By Elaine Rohse • Columnist • 

Brave and remarkable animals earn place as heroes in history

Lots of school kids, I suspect, might enjoy history with a new set of heroes to study.

Our country has outstanding heroes such as George Washington, Abraham Lincoln, Benjamin Franklin, Thomas Jefferson and many others. But some added animal heroes might make history more fun.

Lulu could be such a hero. Most animal heroes are dogs or horses, but Lulu was a potbellied pig who played dead to save her owner’s life.
In the late 1990s in Pennsylvania, Lulu became a media sensation.

While on a trip, Lulu’s owner left the pig with her parents, JoAnn and Jack Altsman, who also had a pet Husky named Bear.

On an August afternoon in 1997, JoAnn suffered a near-fatal heart attack. Bear barked and barked, but no one came.

Jack was on a fishing trip. No one was near. Lulu realized something had to be done, so she decided to play dead in order to attract the attention of a passing motorist.

Lulu managed to squeeze out a doggie door in the trailer where she and Bear were being kept. The door was much too small, but that determined pig managed to do so anyway, enduring severe scratches and wounds in the process.

Lulu had never been outside before, but now, although bleeding and wounded, she dragged herself into the road and lay down, hoping a motorist would stop. Several cars went by, but none of the drivers stopped.

Twice, Lulu went back in to check on JoAnn, then returned to the road, still bleeding. After nearly an hour, a motorist stopped.

Lulu scrambled to her feet, and walked toward the trailer. The concerned motorist followed Lulu, and found JoAnn unconscious.

She was rushed to the medical center and underwent open heart surgery. In response, Lulu was awarded the Tiffany gold heroes medal from the American Society for Prevention of Cruelty to Animals and invited to appear on the Oprah Winfrey and David Letterman shows.

However, Lulu’s owners spoiled her with sweet ice treats and jelly donuts, to the point where she topped out at almost 350 pounds. As a result, she died at age 5 — of a heart attack.

Students would surely be interested with history about a pot-belled pig hero. Those students would have been reminded that pigs are usually very intelligent, loyal and loving pets.

Surely bored history students would find the story of the Ethiopian Vigilanti Lions to be fascinating as well. It features a 12-year-old girl who was abducted and beaten by men trying to force her to marry one of them.

She was found being guarded by three lions. Police said they appeared to have run off her captors.

The girl, missing for a week, was found in the Genet area southwest of Addis Ababa.

It was believed the lions drove the men away and stood protectively around the girl for about half a day. Police speculated the whimpering young girl might have been mistaken for a lion cub.

“They stood guard until we found her and then just left her, like a gift, and the lions went back in the wild,” an officer said.

Animal heroes could fill numerous books. Take Bobbie the Wonder Dog, who covered more than 1,500 miles of plains, desert and mountains to find his way home. He joins such fictional canine heroes as Lassie and Rin Tin Tin.

Paul was an unusual hero: an octopus hatched from an egg at Sea Life Centre, Weymouth, England, who became an animal oracle. He won national attention by predicting outcomes of association football matches.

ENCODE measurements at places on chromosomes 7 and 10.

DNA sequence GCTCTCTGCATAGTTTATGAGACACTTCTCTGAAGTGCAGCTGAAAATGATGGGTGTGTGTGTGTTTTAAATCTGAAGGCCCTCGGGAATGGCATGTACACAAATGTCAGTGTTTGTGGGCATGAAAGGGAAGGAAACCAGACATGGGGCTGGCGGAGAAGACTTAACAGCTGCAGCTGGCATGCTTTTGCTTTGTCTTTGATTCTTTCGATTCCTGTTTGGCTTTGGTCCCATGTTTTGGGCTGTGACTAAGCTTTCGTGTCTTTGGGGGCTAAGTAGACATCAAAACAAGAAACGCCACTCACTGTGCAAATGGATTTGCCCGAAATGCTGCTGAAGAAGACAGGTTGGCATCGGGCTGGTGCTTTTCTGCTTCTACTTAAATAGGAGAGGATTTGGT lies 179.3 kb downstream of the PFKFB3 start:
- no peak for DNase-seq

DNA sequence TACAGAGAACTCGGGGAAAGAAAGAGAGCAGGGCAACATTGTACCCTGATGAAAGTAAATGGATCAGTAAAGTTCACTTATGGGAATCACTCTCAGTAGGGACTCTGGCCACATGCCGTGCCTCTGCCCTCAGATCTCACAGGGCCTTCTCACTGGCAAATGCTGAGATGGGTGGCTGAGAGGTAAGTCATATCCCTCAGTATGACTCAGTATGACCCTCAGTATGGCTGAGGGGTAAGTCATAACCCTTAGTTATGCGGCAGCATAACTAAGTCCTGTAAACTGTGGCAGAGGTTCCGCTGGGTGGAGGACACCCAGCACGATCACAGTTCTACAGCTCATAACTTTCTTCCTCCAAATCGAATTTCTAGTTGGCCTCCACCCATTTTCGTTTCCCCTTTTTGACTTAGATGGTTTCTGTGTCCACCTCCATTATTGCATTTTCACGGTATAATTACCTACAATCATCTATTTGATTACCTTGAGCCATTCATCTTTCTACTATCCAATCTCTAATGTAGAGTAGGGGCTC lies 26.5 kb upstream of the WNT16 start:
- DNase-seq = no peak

His decisions were determined by two boxes of food taken to Paul by his keepers. The boxes were identical except that they were decorated with different team flags of competitors in upcoming football games.

The box Paul chose first was considered the favorite to win its match. Mostly this octopus was called on to pick international match winners.

In 2008, he had an overall success record of 85.7% — correctly choosing the winning team in four of Germany’s six Euro matches and all seven of its matches in the World Cup.

Paul predicted all seven of 2010 World’s Euro events. including Germany’s third round playoff win over Uruguay on July 10. He also correctly chose Spain as winner of the 2010 FIFA World Cup finals.

Overall, Paul correctly predicted 12 of 14. He had enthusiastic supporters all over the world, and although this hero did not save lives, as a subject in a history book, he would have been a winner.

A hero who did save a life was Perceptive Willie, a Quaker parrot.

Willie sounded cries of alarm when its owner, a little girl, was choking to death on her breakfast. In response, he was awarded a lifesaver award by the local Red Cross Chapter.

In 1925, Nome, Alaska was threatened by a diphtheria epidemic as the city’s vaccine stock had expired. A thousand miles away in Anchorage, dog team drivers agreed to relay the medicine to Nome.

This serum run became known as the Great Race of Mercy. Twenty mushers and approximately 150 sled dogs traveled 674 miles in five and a half days, saving the town of Nome and the surrounding area from a diphtheria epidemic.

Balto, the lead sled dog in the final stretch into Nome became almost as famous as Rin Tin Tin and Lassie. Balto statues stand in New York City and Anchorage.
Publicity surrounding that run helped spur a vaccination campaign in the United States, which drastically reduced the peril from that dreaded disease.

No mention has been made of the countless lives saved by animals in the military or dogs who rescue people from snowdrifts or the rubble of collapsed buildings. Each would make a memorable history lesson and could become students’ favorite subjects.
Elaine Rohse can be reached at


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